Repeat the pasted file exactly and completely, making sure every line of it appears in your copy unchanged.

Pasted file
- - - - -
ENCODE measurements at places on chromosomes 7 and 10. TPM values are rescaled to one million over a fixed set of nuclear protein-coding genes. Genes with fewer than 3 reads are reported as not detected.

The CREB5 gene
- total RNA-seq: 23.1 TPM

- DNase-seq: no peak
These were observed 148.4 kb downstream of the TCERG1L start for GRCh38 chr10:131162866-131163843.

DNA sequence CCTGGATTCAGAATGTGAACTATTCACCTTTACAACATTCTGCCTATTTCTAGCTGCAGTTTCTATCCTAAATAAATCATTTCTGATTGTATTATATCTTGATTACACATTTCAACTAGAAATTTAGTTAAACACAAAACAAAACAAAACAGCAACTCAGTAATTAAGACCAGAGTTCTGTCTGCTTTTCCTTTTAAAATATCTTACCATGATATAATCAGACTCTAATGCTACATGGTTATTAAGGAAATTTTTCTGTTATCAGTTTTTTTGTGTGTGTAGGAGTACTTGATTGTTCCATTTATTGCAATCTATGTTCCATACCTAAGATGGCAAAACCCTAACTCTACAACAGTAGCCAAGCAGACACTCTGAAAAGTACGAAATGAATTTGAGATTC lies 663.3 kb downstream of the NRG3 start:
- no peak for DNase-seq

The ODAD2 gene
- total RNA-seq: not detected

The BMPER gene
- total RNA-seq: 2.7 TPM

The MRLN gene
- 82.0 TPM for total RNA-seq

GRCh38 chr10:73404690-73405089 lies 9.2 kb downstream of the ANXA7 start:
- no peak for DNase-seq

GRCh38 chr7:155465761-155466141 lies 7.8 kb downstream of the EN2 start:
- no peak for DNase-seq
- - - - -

ENCODE measurements at places on chromosomes 7 and 10. TPM values are rescaled to one million over a fixed set of nuclear protein-coding genes. Genes with fewer than 3 reads are reported as not detected.

The CREB5 gene
- total RNA-seq: 23.1 TPM

- DNase-seq: no peak
These were observed 148.4 kb downstream of the TCERG1L start for GRCh38 chr10:131162866-131163843.

DNA sequence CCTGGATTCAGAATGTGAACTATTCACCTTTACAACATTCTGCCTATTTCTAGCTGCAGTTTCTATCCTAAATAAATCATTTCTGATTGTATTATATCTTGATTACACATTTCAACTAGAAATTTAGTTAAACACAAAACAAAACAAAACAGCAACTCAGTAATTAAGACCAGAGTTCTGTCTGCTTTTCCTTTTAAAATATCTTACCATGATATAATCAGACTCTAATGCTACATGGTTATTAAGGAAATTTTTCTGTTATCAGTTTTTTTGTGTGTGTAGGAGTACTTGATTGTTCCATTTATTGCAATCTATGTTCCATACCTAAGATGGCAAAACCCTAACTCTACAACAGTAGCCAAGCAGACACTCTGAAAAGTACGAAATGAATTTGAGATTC lies 663.3 kb downstream of the NRG3 start:
- no peak for DNase-seq

The ODAD2 gene
- total RNA-seq: not detected

The BMPER gene
- total RNA-seq: 2.7 TPM

The MRLN gene
- 82.0 TPM for total RNA-seq

GRCh38 chr10:73404690-73405089 lies 9.2 kb downstream of the ANXA7 start:
- no peak for DNase-seq

GRCh38 chr7:155465761-155466141 lies 7.8 kb downstream of the EN2 start:
- no peak for DNase-seq